New Delhi: The Indian rupee extended its losses and touched an all-time low of 77.42 against the US dollar in early trade on Monday.
The Indian currency is weighed by the strength of the American currency in the overseas market and continued foreign fund outflows. Further, the rupee slipped on a surge in crude oil prices
Foreign institutional investors were net sellers in the capital market on Friday, as they offloaded shares worth Rs 5,517.08 crore, as per stock exchange data. They have been selling equities constantly in recent months.
The rupee has been under-pressure after global central banks started normalising policy and last week RBI too started raising key interest rates.
On Friday, the rupee had slumped 55 paise to close at 76.90 against the US dollar.
“Local units are also hit by haven dollar flows, higher global rates due to rising inflation and risk-off sentiments. Weakness in Chinese yuan, which fell to its weakest level since November 2020, also weighing on regional currencies,” said Dilip Parmar, Retail Research Analyst at HDFC Securities.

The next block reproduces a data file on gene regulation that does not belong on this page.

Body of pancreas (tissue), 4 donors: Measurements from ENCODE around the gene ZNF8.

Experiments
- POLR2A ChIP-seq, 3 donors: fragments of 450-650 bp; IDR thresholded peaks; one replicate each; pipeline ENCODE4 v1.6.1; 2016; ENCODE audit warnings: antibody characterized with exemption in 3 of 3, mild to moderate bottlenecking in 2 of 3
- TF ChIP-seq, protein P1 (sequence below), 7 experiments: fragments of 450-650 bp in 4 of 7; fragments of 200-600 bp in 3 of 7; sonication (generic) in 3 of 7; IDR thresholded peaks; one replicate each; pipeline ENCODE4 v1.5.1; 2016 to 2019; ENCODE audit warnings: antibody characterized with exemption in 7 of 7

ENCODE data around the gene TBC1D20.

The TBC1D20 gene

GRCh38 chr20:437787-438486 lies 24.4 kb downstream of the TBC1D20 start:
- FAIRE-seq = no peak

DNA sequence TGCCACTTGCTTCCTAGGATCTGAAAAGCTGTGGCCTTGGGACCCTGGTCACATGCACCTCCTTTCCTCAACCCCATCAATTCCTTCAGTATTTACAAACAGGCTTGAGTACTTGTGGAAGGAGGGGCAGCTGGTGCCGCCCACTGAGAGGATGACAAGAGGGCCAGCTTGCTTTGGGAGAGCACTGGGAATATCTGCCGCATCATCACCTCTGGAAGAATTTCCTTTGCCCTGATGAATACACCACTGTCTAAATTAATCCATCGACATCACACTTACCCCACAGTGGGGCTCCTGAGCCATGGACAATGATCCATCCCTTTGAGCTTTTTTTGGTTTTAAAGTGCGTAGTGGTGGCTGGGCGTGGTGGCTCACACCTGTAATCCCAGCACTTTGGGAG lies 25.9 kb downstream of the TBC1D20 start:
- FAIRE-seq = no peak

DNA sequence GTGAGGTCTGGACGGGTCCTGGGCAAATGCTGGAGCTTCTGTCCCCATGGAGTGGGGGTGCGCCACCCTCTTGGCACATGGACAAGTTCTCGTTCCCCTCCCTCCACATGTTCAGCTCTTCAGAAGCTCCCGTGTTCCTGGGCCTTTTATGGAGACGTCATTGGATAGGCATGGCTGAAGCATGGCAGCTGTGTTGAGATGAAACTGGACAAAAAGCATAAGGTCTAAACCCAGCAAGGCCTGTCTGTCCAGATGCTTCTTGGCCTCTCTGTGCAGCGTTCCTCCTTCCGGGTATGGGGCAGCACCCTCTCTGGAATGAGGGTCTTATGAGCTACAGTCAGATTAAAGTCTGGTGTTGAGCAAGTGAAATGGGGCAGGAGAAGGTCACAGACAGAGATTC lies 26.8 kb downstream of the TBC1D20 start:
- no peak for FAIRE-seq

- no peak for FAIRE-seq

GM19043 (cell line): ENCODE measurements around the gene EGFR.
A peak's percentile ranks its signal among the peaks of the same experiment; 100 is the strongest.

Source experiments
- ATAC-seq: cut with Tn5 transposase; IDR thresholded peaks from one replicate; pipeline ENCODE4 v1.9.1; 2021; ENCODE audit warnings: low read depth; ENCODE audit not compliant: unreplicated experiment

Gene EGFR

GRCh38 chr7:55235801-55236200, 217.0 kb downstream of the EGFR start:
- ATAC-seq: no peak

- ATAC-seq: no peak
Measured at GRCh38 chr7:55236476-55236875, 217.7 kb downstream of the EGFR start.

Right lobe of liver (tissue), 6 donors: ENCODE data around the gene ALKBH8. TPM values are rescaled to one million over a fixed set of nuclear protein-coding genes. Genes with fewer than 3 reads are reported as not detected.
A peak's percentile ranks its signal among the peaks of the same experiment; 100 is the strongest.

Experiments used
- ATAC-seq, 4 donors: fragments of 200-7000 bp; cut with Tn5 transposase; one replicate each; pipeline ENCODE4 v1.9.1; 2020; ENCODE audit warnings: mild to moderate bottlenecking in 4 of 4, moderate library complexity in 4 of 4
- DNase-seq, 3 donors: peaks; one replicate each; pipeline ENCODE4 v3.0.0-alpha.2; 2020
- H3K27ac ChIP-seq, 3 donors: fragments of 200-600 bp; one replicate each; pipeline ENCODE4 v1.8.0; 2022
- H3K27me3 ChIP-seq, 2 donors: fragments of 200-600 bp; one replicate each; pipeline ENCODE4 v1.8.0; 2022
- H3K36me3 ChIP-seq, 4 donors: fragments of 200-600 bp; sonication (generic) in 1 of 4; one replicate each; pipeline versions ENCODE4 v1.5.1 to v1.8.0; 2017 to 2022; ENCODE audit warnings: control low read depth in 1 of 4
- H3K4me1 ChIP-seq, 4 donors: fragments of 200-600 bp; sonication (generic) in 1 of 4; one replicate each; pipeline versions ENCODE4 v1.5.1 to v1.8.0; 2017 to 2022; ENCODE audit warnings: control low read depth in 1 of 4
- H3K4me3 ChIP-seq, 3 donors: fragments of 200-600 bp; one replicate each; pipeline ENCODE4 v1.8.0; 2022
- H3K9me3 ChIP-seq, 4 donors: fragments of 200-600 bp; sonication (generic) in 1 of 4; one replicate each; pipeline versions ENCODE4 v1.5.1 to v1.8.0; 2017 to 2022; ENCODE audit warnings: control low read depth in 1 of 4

So far this year, foreign institutions have withdrawn a total of nearly $19 billion from domestic equities and debt markets, Parmar said.
Parmar sees near term depreciation in the rupee could continue for a few more days with the lower side limited in the range of 77.70 to 78. In the event of unwinding, the rupee could see levels of 77 to 76.70.
According to Sugandha Sachdeva, VP-Commodity and Currency Research at Religare Broking, the Indian rupee has plummeted to record lows amid the deteriorating risk sentiments and the unrelenting spree of overseas outflows from the domestic equities.
Besides, an unabated rise in the dollar index towards a two-decade high, soaring US treasury yields and crude prices, all of them have worked their way to push the domestic currency on a downward trajectory, Sachdeva told IANS.
“Markets are concerned about the spiralling inflation and prospects of an aggressive tightening path that continues to threaten the growth outlook, leading to safe-haven flows in the greenback.”
Also, hardening crude oil prices as the EU is moving ahead to impose an embargo on Russian oil are roiling the sentiments, leading to worries about the widening current account deficit and exacerbating the pressure on the domestic currency.
Going ahead, as the Indian rupee has breached the previous all-time lows of the 77.14-mark, it seems poised to witness further depreciation towards the 78-mark in the near term.
Sachdeva, however, anticipates that RBI will intervene around the 78-mark to curb excessive depreciation in the Indian currency.